Yes, You May Reprint “A Doctor on Transvaginal Ultrasounds”

I’m getting a number of requests to reprint “A Doctor on Transvaginal Ultrasounds,” so I checked in with the doctor on this. The doctor replied that the intent of writing the piece was to have it go as far and wide as possible, so yes, if you want, you may reprint it. There are only two conditions on this reprint right:

1. Don’t alter the text of the piece;

2. Correctly attribute both the author (“An Anonymous Doctor”) and the original publisher (“Originally published on Whatever (”).

And there you go!

A Doctor on Transvaginal Ultrasounds: Now on Jezebel

Those of you miffed that I closed up the comment section to the “A Doctor on Transvaginal Ultrasounds” entry will be happy to know that the piece has been reprinted in its entirety on Jezebel (they asked permission, before you ask, and the doctor who wrote it said “yes”). I am sure they will be delighted to accept your additional comments there! Bwa ha ha ha hah ha ha!

Seriously, though, it’s nice to see this piece getting out there in the world.

To encourage comments there rather than here, I’m turning off comments on this particular post.

Reader Request Week 2012 #6: The Cool Kids Hanging Out

Lance in Huntington Beach asks:

Wil Wheaton just Tweeted Chris Hayes about Rachel Maddow. Why is it that everyone I follow on Twitter, watch on TV or read seems to know one another? Is the world really that small? Does a bit of notoriety buy you immediate acceptance from other notables? Or is there a special club you all belong to and once again, it’s me being picked last for dodgeball? Please explain.

First: Dude, it’s totally you being picked last for dodgeball, man. You’re too slow. You keep being taken out first! And your throwing arm? Sheesh.

Second: Just because you tweet someone about someone else on Twitter doesn’t mean you know them to any significant degree. Twitter just gives one the ability to send a comment to anyone else on Twitter, and if you’re following one or both of those people, you’ll see the tweet. I could tweet, say, Fred Durst about the Dalai Lama, it doesn’t mean I know either of them. Fred Durst could even respond to me (or for that matter, so could the Dalai Lama) and it still wouldn’t qualify as “knowing” either of them in any meaningful sense. So that’s an important thing to remember about Twitter.

Third: It’s not that the world is small, it’s that who you are interested in as notables is specialized enough that there’s a reasonably good chance they might know each other.

As an example: I am notable, to the extent I am notable, primarily for being a science fiction writer — many of the people who follow me online one way or another (although not all) did so at least initially because they heard of me as a science fiction writer. This means there’s a pretty good chance they read science fiction and fantasy and also consider other science fiction and fantasy writers as notable to some extent or another.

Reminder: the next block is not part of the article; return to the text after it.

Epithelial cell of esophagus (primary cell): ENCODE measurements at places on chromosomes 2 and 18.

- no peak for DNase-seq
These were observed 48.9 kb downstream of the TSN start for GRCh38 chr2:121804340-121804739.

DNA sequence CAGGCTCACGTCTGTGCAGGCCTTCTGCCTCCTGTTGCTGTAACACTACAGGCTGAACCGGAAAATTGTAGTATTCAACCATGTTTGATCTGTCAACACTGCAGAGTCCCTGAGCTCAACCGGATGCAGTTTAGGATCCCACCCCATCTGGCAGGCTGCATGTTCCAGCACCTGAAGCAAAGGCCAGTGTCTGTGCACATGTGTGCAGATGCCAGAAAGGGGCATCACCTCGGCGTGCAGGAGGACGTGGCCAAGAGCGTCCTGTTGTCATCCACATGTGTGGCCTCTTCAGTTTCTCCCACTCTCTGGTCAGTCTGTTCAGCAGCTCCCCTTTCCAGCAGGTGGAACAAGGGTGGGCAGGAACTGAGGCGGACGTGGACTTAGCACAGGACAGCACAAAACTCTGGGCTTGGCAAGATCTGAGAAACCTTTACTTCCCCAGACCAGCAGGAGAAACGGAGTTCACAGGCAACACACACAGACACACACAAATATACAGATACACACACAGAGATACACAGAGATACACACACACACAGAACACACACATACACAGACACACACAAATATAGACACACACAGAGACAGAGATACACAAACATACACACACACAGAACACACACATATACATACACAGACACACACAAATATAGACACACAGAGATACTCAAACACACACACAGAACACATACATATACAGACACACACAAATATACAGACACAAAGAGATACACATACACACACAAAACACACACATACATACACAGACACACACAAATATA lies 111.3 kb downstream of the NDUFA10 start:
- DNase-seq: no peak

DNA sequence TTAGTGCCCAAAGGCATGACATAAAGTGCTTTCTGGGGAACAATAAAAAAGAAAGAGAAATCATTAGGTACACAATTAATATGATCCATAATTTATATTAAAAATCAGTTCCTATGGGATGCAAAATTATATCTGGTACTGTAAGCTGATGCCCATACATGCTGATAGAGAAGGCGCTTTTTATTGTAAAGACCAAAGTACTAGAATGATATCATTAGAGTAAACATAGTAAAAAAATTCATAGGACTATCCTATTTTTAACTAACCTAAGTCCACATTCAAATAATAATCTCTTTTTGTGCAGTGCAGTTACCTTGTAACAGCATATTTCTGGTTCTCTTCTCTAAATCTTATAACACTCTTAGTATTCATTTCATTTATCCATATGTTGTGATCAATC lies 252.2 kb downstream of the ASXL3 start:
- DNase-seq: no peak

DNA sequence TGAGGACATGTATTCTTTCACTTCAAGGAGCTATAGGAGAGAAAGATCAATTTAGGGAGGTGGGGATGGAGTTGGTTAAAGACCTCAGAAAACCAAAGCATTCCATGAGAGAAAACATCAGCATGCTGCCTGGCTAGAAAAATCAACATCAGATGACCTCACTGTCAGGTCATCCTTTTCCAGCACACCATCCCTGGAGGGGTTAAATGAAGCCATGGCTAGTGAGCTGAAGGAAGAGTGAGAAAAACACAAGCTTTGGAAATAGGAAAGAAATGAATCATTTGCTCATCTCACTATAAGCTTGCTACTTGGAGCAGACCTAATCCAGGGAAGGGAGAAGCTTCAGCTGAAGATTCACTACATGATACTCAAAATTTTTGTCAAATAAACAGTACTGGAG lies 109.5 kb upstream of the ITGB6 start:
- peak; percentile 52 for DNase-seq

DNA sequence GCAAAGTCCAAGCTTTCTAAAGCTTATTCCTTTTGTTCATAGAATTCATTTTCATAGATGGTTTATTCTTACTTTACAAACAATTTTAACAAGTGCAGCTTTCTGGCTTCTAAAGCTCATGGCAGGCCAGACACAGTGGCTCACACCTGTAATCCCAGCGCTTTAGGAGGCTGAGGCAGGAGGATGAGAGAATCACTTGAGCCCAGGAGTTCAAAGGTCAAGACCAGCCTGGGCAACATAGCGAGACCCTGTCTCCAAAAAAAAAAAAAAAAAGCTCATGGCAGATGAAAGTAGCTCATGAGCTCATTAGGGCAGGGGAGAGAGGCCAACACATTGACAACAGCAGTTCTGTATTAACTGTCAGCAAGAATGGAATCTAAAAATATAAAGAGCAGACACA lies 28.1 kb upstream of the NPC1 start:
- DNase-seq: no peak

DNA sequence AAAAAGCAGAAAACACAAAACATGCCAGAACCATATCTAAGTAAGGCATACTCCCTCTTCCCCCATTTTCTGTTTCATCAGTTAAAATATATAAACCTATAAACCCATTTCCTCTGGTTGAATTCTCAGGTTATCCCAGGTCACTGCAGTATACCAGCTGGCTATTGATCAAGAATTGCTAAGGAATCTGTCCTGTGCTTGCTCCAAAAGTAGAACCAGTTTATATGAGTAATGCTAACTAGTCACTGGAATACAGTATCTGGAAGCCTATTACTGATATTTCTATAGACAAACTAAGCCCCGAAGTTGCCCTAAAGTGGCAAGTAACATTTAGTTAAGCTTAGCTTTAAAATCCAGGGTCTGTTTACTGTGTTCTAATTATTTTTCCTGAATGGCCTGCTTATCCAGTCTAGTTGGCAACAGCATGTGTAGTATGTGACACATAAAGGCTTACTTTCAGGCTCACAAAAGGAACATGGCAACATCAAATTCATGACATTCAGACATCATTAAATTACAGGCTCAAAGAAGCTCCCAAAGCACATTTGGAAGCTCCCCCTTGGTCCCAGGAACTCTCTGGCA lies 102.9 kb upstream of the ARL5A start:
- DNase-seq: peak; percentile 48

As a science fiction writer, I attend a reasonable number of conventions, where I’ve met other science fiction and fantasy writers; I’ve also been a member of The Science Fiction and Fantasy Writers of America for nearly a decade, and through that I have also had contact with a large number of SF/F writers. Over several years of seeing these folks over and over, some of them have become friends — some of them very good friends — because we have similar life situations, professional concerns, and recreational enthusiasms. Many of the rest of them I’ve come to know professionally as peers, particularly after I became president of SFWA and these writers became my constituency.

So if you’re a sf/f fan for whom these writers are important, and you see me chatting online with my friends who also happen to be sf/f writers, it looks like all the cool kids are hanging out, doing cool kid stuff together online, and so on. And how cool is that? Pretty cool. Of course, if you’re not an sf/f fan, and you saw me chatting online with my friends who also happen to be sf/f writers, it looks like a middle-aged dude doing a whole lot of procrastination on Twitter with a bunch of other mostly lumpy 30-, 40- and 50- somethings. That is, if you’re looking at my Twitter feed at all, and if you’re not an sf/f fan, why would you? And thus we learn the truly specialized nature of “notability.”

I know sf/f writers because I am a sf/f writer, and this sort of professional association is why (of course) a lot of your favorite actors will know other of your favorite actors, why your favorite musicians will know other of your favorite musicians, why the cool scientists out there seem to know the other cool scientists, and so on. Beyond mere professions, there will be other sorts of situational overlaps. One of the great cultural questions of our time is why do very successful musicians and actors always seem to date other very successful actors or musicians (or supermodels). The answer is, well, who else are they going to date? It’s not as if someone like George Clooney can put up an OK Cupid profile like a common schmoe. They’re going to date other famous people because a) they’re the people they know, b) they’re the people who understand the life and can (possibly) tolerate all the crap around it. An actor dating a supermodel, or an actress dating a musician, is the famous person equivalent of a corporate VP dating a manager in human resources.

The actual mundane rationales for the surface fabulousness of the famous (or at least notable) aside, there is one advantage to being a notable of any sort, which is that it makes it slightly easier to make the acquaintance of the people you nerd out over, because it’s possible they already know who you are and may even be fans of your work (or you). And while mutual admiration is not a good foundation to a lifelong friendship, it does make that initial encounter a lot easier, because you each already think positively of the other.